28. The Yamadwitíyá (vulgarly, Jamditiya) Melá, held at Jam Ghát, on the 2nd day of Kártik, light fortnight. This festival has reference to the mutual attachment of Yama and his sister Yamí; and, accordingly, brothers, on this day, receive from their sisters the tilak or religious symbol affixed to the forehead, and join in their entertainments, hoping thereby to escape the miseries of hell. They first bathe in the Ganges at Jam Ghát, and then dine at the houses of their sisters, giving them presents in return. To bathe in the river Jumna on this day is, also, believed to have the same effect of delivering from future punishment.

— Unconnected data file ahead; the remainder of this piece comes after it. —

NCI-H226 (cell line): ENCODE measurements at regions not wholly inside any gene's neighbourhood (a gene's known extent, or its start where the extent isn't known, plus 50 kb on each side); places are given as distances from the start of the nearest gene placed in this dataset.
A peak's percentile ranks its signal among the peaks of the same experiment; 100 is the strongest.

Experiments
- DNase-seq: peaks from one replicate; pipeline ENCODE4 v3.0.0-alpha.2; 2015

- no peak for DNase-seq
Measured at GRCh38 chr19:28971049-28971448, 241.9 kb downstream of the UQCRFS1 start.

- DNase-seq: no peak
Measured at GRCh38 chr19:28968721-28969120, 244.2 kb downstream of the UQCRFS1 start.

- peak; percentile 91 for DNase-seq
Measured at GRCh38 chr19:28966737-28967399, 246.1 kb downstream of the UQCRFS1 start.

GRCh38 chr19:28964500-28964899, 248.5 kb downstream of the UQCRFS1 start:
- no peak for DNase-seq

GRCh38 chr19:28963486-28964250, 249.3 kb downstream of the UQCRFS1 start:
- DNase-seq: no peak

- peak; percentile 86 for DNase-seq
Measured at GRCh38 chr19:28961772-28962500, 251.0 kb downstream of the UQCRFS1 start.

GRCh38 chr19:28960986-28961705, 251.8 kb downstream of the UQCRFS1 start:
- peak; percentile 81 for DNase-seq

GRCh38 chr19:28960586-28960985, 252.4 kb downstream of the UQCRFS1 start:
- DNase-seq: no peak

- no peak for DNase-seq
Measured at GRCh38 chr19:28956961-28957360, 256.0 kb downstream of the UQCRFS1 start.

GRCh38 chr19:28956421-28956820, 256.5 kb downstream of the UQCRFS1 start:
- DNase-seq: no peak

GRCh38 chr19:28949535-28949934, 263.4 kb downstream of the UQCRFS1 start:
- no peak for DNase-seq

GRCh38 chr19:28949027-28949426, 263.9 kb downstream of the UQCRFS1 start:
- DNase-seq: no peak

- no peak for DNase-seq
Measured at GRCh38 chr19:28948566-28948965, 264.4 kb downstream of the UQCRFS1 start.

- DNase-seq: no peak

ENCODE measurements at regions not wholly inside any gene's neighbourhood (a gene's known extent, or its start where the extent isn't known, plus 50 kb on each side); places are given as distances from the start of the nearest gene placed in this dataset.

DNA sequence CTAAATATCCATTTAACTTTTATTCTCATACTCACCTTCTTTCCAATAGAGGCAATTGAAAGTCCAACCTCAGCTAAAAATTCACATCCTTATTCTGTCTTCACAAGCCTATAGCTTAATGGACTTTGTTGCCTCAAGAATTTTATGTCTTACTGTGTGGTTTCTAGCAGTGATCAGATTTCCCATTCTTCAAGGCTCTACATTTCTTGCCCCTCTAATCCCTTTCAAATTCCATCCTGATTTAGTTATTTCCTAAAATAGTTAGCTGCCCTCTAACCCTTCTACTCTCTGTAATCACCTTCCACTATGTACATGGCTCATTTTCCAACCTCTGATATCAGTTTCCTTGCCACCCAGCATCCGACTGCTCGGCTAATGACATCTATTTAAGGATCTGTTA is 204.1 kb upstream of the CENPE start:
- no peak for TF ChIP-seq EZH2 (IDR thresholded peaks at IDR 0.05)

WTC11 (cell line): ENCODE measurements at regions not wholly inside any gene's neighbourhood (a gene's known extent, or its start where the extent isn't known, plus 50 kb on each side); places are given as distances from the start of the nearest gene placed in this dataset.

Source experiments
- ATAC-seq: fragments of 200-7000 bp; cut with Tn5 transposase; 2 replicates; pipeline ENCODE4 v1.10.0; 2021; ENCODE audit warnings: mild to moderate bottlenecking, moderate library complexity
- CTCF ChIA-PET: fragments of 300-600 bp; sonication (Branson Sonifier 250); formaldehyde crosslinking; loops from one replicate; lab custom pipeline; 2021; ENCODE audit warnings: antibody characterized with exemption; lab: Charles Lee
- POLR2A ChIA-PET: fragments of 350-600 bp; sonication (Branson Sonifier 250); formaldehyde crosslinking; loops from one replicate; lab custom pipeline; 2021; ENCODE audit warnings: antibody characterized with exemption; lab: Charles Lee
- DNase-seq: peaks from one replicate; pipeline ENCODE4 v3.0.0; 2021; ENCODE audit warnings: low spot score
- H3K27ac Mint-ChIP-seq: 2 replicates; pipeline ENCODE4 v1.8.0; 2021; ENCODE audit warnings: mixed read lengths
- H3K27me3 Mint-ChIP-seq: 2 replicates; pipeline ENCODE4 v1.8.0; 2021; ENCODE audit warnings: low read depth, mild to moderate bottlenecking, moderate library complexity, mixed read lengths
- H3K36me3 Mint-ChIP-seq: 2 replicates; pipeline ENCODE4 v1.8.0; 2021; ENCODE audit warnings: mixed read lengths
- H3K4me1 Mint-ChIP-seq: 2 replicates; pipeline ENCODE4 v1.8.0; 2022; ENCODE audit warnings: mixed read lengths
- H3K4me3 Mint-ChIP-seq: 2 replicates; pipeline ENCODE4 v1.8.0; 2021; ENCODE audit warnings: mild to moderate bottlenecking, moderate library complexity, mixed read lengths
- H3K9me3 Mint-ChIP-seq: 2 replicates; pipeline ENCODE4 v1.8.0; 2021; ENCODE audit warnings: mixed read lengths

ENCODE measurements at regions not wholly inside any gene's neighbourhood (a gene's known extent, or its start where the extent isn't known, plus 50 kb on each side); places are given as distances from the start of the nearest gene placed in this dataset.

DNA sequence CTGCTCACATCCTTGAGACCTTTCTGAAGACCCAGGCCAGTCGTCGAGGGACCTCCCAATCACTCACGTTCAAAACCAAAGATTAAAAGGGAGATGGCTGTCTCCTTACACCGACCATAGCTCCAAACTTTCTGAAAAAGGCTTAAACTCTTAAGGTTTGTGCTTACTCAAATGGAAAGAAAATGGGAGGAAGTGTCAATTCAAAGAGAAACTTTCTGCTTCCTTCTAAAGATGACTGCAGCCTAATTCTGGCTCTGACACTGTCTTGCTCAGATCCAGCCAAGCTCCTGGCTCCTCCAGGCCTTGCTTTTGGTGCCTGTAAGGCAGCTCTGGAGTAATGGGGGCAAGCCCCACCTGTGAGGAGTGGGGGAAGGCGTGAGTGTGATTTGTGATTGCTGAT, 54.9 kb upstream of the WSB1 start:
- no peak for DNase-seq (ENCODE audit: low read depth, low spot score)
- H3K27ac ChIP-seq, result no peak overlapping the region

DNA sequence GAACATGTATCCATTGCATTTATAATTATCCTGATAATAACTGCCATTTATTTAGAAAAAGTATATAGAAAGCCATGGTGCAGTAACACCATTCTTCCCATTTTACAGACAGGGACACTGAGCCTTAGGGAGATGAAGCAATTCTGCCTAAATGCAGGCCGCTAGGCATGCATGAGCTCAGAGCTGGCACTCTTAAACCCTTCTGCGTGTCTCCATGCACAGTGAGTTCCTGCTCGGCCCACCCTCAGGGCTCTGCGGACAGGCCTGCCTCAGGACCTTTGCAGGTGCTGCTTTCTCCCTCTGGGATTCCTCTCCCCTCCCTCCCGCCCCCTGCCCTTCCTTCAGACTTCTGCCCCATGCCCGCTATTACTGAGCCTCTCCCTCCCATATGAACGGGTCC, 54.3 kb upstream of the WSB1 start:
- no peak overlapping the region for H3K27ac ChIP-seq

29. The Kártik Púrņimá Melá, held at the Panch Ganga Ghát, on the last day of Kártik. During the whole of this month it is regarded as specially meritorious to bathe at this ghát every morning at sunrise. On the last day multitudes bathe here; and, in the evening, the ghát is illuminated. Formerly pugilistic combats used to take place; but they have now ceased.
30. The Barná Piyála Melá, held at Chaukhá Ghát and Sivapur, on the 1st Tuesday or Saturday of Aghan. People of the lower castes resort to Chaukhá Ghát, and there offer wine or sherbet, mixed with bháng,-a highly intoxicating drug much eaten by the Brahmans, -in honour of Kalká and Sahjá, the former being a Brahman woman, and the latter a chamáyin, or woman of the sweeper caste. They then proceed to the village of Sivapur, and spend the day in revelry, returning home on the following morning.